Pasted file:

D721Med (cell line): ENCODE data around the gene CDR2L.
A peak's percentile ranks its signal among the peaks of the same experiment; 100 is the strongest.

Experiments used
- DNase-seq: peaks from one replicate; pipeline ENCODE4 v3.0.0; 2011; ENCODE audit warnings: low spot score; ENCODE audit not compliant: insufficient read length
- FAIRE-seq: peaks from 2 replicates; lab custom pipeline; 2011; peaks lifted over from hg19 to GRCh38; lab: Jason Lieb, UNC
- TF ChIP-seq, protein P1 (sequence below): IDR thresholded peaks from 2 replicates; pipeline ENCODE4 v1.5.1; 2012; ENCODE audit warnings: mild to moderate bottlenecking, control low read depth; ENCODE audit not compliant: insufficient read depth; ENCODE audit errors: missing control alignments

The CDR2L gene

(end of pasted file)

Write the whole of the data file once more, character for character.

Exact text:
D721Med (cell line): ENCODE data around the gene CDR2L.
A peak's percentile ranks its signal among the peaks of the same experiment; 100 is the strongest.

Experiments used
- DNase-seq: peaks from one replicate; pipeline ENCODE4 v3.0.0; 2011; ENCODE audit warnings: low spot score; ENCODE audit not compliant: insufficient read length
- FAIRE-seq: peaks from 2 replicates; lab custom pipeline; 2011; peaks lifted over from hg19 to GRCh38; lab: Jason Lieb, UNC
- TF ChIP-seq, protein P1 (sequence below): IDR thresholded peaks from 2 replicates; pipeline ENCODE4 v1.5.1; 2012; ENCODE audit warnings: mild to moderate bottlenecking, control low read depth; ENCODE audit not compliant: insufficient read depth; ENCODE audit errors: missing control alignments

The CDR2L gene